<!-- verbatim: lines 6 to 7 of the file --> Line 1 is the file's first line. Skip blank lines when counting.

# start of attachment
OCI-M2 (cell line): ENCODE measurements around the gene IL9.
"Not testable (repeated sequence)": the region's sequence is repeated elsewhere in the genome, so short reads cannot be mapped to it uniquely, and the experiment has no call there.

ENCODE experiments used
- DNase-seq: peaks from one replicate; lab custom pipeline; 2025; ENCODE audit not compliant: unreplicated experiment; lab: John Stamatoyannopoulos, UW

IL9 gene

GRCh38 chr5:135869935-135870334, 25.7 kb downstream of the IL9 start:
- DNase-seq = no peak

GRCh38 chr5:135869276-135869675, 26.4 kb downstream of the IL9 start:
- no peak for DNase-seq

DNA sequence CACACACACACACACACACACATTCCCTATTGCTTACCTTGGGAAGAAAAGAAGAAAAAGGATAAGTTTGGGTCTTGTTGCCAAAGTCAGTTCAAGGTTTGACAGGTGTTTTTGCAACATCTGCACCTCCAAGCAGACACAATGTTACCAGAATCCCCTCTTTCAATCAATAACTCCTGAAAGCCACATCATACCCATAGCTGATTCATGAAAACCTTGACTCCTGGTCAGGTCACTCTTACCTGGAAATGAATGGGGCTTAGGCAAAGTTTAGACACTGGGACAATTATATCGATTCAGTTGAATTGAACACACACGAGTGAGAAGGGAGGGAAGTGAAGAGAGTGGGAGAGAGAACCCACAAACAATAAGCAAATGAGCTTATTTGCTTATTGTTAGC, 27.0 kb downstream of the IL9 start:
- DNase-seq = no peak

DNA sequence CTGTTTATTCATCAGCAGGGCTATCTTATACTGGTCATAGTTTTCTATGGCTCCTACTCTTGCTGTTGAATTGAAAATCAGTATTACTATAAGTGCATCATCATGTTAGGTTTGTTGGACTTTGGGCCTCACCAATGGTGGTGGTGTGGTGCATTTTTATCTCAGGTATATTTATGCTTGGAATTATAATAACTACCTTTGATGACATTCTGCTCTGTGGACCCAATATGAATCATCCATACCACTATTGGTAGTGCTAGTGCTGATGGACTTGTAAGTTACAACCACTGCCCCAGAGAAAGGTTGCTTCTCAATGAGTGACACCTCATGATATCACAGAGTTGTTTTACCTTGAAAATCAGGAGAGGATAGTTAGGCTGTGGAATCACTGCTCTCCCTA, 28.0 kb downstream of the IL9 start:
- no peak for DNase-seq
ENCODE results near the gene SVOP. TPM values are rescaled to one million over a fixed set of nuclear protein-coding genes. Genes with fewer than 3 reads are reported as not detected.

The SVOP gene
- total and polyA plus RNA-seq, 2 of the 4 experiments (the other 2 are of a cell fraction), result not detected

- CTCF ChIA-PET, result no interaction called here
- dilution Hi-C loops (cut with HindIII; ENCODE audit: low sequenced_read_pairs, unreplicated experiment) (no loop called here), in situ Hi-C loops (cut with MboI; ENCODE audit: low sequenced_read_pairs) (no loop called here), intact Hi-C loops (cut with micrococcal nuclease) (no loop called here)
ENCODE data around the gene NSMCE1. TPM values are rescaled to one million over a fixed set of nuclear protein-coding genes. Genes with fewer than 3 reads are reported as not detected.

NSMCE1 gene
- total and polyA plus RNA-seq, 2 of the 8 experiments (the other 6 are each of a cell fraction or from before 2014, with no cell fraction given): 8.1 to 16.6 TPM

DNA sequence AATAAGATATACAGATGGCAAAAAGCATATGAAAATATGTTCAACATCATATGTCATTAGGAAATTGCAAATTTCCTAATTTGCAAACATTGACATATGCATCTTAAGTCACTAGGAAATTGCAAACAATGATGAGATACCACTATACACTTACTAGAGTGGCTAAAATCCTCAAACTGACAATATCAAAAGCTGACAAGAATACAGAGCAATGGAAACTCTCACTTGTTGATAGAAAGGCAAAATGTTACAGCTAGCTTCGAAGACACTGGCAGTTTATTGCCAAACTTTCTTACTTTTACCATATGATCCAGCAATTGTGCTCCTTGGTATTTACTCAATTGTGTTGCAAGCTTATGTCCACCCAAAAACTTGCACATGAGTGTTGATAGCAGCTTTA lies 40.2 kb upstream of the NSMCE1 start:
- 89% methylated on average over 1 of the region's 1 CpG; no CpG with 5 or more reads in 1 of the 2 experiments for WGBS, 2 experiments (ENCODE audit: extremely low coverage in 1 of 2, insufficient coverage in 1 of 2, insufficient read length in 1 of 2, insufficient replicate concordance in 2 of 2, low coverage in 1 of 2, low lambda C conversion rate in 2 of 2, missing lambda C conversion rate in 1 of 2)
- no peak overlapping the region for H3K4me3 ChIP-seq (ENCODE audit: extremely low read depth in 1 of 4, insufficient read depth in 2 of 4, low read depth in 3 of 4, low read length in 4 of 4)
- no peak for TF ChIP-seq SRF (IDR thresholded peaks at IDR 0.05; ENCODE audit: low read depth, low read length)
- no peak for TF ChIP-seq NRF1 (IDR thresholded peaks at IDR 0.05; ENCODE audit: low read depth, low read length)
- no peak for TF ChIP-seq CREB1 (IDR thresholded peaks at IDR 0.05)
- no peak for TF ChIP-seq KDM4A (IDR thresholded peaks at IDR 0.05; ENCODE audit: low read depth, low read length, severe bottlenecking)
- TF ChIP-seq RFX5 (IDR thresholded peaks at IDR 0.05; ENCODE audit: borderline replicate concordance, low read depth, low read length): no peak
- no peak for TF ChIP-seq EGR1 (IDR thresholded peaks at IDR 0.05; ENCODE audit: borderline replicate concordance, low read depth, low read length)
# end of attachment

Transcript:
GRCh38 chr5:135869935-135870334, 25.7 kb downstream of the IL9 start:
- DNase-seq = no peak